While not as accessible for general audiences as The LEGO Movie, The LEGO Batman Movie is a fan-pleasing effort that showcases everything that’s awesome about The Dark Knight.
Batman (voiced by Will Arnett) is still in his hilariously narcissistic world convinced he doesn’t need anyone to be the most amazing hero around. Despite Alfred’s (Ralph Fiennes) best efforts and his new ward Dick Grayson (enthusiastically voiced over the top by Michael Cera), Batman is still 100% focused on Batman.
But when a new commissioner comes up with a plan for a partnership and the bad guys suspiciously decide to reform, Batman slowly learns maybe his worst enemy is himself.
It’s clear that the five credited screenwriters have a deep love for all things Batman. They have an obvious affection and clear appreciation to the Batman mythos.
They’re even able to spoof some of the various portrayals of Batman as the ultimate hero and brooding loner. The script is a very funny, but sharp commentary on Batman as a character who everyone takes far too seriously these days.
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Ironically, the film’s biggest strength is also its weakness as the writers focus a little too much time on Batman. As both the hero and somewhat villain of the film, Batman has the most significant role, but it comes at the detriment to screen time for Batman’s acclaimed Rogue’s Gallery. In fairness, the script provides moments for even the D-list villains like Condiment King, Calendar Man and Kite-Man (heck yeah!), but other Warner Bros. bad guys receive more screen time. And over the course of the film, Batman’s shtick starts to get somewhat overdone. Good thing Robin proves such an entertaining scene-stealing sidekick.
For the longtime DC fan, there’s a ton of Easter Eggs from comic book cover homages, costumes, cameos and even an El Dorado sighting.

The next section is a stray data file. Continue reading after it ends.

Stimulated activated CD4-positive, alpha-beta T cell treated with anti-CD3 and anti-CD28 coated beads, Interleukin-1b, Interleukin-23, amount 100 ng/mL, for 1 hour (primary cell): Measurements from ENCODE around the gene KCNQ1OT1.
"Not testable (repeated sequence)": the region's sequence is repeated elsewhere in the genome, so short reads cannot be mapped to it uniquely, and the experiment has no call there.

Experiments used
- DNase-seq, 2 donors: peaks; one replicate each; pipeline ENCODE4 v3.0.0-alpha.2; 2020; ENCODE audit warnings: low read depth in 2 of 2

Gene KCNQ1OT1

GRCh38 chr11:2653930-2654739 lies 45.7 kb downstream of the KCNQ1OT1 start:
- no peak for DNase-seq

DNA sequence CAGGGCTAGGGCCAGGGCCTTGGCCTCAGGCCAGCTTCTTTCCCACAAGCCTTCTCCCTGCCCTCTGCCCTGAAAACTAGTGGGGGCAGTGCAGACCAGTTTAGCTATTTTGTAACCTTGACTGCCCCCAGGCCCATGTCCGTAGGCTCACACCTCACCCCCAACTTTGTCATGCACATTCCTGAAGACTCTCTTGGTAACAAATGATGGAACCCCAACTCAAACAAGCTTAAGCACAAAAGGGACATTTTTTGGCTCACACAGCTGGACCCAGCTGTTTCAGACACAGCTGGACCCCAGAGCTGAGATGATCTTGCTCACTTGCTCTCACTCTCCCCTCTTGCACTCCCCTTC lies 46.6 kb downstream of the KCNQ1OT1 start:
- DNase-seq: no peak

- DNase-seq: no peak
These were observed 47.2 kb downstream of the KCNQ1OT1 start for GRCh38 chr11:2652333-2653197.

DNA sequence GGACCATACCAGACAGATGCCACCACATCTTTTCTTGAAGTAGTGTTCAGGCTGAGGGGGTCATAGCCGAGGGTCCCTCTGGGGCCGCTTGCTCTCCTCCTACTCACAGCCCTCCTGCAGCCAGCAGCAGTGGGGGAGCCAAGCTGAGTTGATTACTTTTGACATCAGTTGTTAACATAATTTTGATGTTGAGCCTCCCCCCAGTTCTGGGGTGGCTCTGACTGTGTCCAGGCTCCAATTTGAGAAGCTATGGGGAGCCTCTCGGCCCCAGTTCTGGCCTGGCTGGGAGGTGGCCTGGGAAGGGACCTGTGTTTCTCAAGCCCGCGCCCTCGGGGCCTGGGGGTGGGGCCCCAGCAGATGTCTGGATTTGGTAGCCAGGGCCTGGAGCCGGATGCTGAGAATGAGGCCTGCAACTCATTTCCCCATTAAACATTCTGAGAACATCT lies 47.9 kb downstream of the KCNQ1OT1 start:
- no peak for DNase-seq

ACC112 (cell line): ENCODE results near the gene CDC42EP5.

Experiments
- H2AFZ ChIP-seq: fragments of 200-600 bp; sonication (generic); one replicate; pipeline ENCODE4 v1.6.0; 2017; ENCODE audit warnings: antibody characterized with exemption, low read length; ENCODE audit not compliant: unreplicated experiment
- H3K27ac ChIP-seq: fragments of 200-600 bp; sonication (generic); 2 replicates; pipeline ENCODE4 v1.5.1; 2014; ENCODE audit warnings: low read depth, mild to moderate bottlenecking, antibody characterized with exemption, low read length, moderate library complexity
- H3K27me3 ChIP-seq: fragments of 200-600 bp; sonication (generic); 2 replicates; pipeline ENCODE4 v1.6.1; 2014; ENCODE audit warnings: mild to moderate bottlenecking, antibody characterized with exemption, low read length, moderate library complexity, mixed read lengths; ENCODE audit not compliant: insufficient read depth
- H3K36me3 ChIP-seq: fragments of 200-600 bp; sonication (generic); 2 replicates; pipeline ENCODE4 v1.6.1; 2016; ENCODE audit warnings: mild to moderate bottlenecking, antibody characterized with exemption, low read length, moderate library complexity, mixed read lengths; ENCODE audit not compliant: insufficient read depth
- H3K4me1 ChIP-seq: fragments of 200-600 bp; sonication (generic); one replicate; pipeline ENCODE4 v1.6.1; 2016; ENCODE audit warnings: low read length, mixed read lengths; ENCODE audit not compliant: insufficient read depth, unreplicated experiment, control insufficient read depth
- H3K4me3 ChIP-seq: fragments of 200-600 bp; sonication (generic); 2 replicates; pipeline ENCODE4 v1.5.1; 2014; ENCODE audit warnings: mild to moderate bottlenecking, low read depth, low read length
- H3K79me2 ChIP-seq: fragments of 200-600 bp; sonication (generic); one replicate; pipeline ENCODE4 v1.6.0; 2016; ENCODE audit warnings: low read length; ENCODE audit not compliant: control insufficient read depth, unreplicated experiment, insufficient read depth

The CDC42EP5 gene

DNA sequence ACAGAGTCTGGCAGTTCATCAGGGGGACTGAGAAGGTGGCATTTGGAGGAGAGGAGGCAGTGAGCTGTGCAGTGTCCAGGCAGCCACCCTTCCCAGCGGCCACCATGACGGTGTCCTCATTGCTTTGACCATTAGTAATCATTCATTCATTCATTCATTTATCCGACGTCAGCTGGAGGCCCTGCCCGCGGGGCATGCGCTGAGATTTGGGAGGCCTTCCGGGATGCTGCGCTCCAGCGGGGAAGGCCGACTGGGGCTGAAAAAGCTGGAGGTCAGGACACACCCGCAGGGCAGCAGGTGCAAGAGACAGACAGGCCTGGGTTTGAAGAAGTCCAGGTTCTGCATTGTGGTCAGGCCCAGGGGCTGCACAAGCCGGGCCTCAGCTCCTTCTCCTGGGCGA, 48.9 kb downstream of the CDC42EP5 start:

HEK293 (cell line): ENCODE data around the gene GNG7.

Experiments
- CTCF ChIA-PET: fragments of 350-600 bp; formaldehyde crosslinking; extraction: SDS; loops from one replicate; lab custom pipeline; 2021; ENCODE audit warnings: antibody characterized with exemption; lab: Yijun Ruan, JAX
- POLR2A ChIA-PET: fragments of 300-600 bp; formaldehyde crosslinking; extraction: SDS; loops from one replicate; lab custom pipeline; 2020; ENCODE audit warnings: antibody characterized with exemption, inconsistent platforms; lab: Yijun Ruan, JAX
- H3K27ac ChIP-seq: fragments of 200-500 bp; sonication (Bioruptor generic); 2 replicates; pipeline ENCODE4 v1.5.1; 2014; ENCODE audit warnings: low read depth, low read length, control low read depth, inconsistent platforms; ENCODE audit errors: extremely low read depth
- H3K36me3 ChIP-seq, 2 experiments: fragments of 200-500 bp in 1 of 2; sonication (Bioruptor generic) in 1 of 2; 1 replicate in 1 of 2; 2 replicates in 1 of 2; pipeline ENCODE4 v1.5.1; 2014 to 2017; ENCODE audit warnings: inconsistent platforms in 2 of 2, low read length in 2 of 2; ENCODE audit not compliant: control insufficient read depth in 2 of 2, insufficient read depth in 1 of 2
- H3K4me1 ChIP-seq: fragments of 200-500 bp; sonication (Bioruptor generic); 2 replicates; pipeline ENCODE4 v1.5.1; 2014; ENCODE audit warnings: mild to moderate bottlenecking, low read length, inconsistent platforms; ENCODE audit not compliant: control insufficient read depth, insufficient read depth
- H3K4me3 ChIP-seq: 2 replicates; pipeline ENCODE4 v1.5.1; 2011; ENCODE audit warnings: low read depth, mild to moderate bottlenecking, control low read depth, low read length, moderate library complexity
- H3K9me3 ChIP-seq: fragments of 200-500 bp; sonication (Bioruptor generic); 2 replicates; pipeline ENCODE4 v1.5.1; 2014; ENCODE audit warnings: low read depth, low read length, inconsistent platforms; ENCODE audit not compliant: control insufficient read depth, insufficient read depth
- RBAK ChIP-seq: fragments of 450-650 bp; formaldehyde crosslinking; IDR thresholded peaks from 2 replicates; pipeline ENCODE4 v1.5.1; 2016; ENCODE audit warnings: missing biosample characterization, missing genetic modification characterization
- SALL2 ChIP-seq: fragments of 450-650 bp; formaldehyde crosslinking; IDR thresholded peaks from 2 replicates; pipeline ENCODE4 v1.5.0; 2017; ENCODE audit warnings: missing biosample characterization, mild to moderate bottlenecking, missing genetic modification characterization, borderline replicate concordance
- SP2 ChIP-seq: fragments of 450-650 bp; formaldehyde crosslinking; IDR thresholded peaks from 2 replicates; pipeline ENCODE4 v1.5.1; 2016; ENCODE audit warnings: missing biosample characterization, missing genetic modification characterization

Zach Galifianakis seemed like a smart choice to voice The Joker, but his performance is surprisingly subdued and lacking the maniacal energy associated with Batman’s arch-enemy. Jenny Slate (Gifted) is a better fit as Harley Quinn, though her role is curiously limited.
The film also features commendable efforts to be diverse with Hector Elizondo cast as Commissioner Gordon and Rosario Dawson cast as Barbara Gordon/Batgirl.
But my favorite was the nod to the Tim Burton Batman series with the casting of Billy Dee Williams as Two-Face. Williams was cast as Harvey Dent in Burton’s Batman and presumably was set to play his villainous alter-ego in Burton’s third film, which never materialized. From Mariah Carey as Mayor McCaskill to Channing Tatum as Superman or Conan O’Brien as The Riddler, LEGO Batman has a slew of stunt casting, but none were as much fun for me especially since Williams won’t be reprising his role as Lando Calrissian in Star Wars: The Last Jedi.
Like the LEGO Movie, LEGO Batman is overflowing with creativity and an anything is possible charm. Director Chris McKay knows how to keep a sense of unpredictability going and this franchise is one of the few where the sillier, the better.
The LEGO Batman Movie delivers exactly what was promised — the charm and imagination of The LEGO Movie focused on Batman’s universe with something for every Batman generation.
Rating: 9 out of 10
Photo Credit: Warner Bros. Pictures